The salient characteristics of POA, 1958 are as follow:

  • The main goal of this act is to let go 1st time offenders, after warning, these offenders include who have committed an offence such as theft, theft in dwelling house, theft by servant or clerk, dishonest misappropriation of property, cheating and whereas, punishment for such acts is imprisonment for less than two years, fine, or maybe both.
  • Court is authorized to let go certain offenders on probation of good conduct only when the wrongful act committed isn’t punishable with death or captivity. Whereas, the offender should be kept under supervision.
  • Broadly, The Act provides benefit i.e. special protection to offenders who are under the age of twenty-one by not sentencing them to imprisonment.

Analysis with relevant case judgements

  1. Bachan Singh vs. State of Punjab (AIR 1980 SC 898)

The Supreme Court in its landmark judgement upheld constitution validity for death sentence. It lay down that the supreme sentence shall be awarded only within the “rarest of rare cases”. With the help of the principle, “rarest of rare cases” court imposed certain limitations on awarding death sentences. Whereas, “rare cases” weren’t elaborated during this judgement. If a person convicted of murder, “capital punishment” would be an exception with special reasons.

  1. Alister Anthony Pareira vs. State of Maharashtra (AIR 2012 SC 3802)

This case highlighted important objectives of criminal justice namely – deterrence and, proportionality and correction. The doctrine of proportionality shall be followed which says that the degree of punishment shall fit the degree of crime. Also, while passing the judgement, factors such as the nature and circumstances of the crime should be considered. This case also throws light upon the fact that while deciding the sentence, not only the rights of the victim should be taken care of but also the rights of the accused. In other words, the rights of the victim and accused shall be considered equally.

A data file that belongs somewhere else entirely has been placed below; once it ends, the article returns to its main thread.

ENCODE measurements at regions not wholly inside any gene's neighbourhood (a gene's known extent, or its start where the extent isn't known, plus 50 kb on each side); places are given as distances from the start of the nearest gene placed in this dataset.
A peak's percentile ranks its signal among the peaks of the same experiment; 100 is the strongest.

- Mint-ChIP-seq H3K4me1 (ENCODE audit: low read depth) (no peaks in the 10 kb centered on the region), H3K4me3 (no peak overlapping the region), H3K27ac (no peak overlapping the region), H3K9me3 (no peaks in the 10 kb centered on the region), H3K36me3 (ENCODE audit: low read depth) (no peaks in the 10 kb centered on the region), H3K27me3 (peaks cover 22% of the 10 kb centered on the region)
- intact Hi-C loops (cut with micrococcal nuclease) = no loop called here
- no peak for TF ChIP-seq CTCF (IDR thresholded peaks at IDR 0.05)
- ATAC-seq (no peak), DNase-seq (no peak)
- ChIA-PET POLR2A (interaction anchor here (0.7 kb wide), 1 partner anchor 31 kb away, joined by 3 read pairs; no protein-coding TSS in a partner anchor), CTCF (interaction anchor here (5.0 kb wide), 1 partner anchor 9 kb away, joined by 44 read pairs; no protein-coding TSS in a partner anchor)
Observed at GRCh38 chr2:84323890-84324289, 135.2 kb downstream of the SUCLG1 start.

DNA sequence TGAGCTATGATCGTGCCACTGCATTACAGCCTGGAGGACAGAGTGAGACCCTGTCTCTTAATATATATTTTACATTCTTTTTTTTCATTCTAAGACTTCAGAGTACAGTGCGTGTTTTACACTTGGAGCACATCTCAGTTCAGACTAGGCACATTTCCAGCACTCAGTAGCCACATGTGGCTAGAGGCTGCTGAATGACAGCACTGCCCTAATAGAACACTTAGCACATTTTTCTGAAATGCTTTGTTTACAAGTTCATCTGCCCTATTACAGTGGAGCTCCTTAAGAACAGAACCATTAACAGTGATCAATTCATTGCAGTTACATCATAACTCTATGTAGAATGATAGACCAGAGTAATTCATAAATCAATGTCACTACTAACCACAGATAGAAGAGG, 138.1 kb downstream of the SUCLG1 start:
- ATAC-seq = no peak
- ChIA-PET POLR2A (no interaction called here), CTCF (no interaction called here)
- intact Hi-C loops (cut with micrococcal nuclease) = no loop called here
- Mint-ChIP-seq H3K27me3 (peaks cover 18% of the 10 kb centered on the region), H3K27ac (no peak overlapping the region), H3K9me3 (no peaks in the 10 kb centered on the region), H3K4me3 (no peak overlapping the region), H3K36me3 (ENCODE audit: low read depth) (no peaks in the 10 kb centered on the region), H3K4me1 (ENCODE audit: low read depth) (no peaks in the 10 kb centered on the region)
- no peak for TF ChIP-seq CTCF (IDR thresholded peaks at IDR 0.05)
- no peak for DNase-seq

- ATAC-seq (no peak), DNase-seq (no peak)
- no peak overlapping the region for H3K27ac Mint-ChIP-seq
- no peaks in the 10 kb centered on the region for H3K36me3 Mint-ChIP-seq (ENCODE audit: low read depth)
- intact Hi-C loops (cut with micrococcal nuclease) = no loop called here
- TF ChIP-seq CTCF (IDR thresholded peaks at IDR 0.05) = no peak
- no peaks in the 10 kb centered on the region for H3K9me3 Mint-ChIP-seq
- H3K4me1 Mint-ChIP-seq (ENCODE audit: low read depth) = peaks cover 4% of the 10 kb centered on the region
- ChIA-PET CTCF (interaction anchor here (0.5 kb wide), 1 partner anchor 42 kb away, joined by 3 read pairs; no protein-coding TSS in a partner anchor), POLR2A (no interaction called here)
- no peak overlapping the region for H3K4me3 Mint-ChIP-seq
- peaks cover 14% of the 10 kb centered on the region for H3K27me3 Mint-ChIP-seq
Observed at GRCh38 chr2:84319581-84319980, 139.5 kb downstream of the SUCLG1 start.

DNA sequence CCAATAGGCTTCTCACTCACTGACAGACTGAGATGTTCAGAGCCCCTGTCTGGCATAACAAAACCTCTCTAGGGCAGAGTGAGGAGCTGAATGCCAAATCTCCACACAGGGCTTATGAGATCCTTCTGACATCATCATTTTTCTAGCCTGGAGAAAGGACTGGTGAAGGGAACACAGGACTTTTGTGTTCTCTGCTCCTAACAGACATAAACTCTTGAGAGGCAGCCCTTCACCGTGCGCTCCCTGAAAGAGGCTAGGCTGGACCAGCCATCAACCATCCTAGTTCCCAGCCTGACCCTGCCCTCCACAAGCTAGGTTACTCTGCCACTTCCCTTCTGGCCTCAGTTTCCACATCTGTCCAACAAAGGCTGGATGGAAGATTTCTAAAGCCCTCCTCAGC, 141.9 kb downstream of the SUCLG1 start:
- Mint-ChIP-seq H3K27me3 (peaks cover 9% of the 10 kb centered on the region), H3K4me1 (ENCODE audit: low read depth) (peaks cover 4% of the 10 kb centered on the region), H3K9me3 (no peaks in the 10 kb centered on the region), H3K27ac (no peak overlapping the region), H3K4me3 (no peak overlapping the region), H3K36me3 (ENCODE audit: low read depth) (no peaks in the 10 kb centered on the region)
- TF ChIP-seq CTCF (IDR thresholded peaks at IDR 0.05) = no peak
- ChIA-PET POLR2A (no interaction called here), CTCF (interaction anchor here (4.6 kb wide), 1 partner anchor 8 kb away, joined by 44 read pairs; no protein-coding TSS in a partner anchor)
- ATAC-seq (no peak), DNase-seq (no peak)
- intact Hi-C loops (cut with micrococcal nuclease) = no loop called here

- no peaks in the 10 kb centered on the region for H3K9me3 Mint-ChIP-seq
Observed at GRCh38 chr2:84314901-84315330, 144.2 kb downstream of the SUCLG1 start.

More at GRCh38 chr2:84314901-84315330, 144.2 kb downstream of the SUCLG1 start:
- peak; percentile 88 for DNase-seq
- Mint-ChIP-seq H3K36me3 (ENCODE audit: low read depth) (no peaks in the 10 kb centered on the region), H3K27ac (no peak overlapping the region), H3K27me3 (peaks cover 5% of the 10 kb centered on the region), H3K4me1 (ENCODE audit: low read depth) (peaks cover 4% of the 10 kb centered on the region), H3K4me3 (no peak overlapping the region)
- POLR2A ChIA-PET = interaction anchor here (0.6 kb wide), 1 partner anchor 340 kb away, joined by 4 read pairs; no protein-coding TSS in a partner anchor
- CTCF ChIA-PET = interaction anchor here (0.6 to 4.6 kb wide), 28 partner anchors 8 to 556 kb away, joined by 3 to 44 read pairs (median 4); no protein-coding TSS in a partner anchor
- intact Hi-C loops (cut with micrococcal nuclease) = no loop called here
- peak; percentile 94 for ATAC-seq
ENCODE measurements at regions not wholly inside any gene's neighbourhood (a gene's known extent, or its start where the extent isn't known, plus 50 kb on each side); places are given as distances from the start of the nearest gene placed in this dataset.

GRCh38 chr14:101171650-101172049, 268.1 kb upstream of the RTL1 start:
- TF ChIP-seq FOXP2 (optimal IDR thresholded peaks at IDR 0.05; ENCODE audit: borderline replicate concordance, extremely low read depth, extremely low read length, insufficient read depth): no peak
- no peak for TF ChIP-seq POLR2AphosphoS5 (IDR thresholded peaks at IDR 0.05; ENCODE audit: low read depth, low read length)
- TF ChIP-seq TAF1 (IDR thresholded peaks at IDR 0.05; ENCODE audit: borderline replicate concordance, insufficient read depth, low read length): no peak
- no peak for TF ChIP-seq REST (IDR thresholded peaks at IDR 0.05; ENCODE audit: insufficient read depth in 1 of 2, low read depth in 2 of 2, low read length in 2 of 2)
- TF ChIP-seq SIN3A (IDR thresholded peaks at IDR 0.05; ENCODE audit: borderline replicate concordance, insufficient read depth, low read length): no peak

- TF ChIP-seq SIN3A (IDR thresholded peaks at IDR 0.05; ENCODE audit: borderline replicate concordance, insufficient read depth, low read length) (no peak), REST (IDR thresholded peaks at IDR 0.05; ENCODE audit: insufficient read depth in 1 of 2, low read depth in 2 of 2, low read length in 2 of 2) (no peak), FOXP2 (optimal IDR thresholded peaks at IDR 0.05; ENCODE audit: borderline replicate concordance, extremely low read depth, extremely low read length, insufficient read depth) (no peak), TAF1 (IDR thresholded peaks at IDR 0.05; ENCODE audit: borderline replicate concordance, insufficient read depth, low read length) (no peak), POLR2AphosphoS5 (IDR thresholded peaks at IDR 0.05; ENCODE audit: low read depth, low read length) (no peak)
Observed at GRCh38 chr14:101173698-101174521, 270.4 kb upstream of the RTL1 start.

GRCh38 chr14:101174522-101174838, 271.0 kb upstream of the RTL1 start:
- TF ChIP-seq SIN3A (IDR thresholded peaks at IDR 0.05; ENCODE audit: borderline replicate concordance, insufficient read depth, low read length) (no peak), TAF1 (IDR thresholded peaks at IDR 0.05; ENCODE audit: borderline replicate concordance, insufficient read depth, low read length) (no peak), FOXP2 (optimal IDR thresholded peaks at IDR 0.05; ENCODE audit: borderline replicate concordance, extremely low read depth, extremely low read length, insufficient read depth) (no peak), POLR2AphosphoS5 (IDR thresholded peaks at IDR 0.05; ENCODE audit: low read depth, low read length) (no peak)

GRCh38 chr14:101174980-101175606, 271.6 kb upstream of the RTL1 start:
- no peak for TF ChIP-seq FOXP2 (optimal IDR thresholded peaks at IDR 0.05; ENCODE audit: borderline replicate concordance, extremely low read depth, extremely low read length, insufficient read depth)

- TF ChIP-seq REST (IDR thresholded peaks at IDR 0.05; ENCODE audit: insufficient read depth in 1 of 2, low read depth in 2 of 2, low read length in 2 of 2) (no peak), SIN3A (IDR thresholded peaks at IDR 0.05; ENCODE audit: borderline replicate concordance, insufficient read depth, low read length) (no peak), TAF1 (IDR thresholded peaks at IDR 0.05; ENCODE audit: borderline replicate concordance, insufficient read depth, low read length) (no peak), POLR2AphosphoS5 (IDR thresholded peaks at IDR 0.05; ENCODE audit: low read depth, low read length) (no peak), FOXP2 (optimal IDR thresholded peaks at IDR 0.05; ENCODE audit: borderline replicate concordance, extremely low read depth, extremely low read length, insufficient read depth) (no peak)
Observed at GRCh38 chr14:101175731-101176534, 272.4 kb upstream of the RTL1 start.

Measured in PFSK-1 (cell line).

1. Bisikesan Suna vs. State of Orissa

In this case, an offender below the age of 21 was found guilty for the offence “theft in dwelling house”. The court held that since the accused had no criminal record and no preparation was found to commit such offence, therefore section 3 of the probation of offender act, 1958 can be applied. Hence the judgement released the offender on the probation of good conduct after admonition.

  1. Devki Alias Kala vs. The State of Haryana

The Supreme Court rejected the plea for benefit under section 3 of probation of offenders act, 1958 price and sentenced to three years rigorous imprisonment as the offender has shown sufficient excellence in abduction, seduction and sale of girls to others for tempting price.


In India, sentencing is dominated by individual philosophy of the judge and discretion. IPC, 1860 have prescribed five punishments for the law breakers. Law provides a wide range in selecting the appropriate sentence, which leads to uncertainty in judgements. There are various irrelevant considerations influencing the judge while passing judgement, such as caste and poverty. Unlike India, US England and Wales have established sentencing councils. The case “Bachan Singh v. State of Punjab” has laid down the Doctrine of rarest of rare cases in its landmark judgement. While passing the judgement, aggravating and mitigating factors should be taken in account. Legislature or the judiciary should explore and pass some orders /laws on various possibilities which can be exercised in the absence of the guidelines regarding the sentencing policy and also focus on the need for establishing the specific directions regarding the same. 

Also, there should be proper guidelines for judges as to how to use their power while sentencing. Some judges are lenient and few are extremely harsh in deciding sentences. The most troubling truth highlighted is the non-consideration of mitigating factors while sentencing. The study reveals half of the death sentence was given on the grounds of collective conscience of the society. Whereas, collective conscience is the collective set of ideology which prevails in the society. There are many cases in which mitigating factors are not taken into account.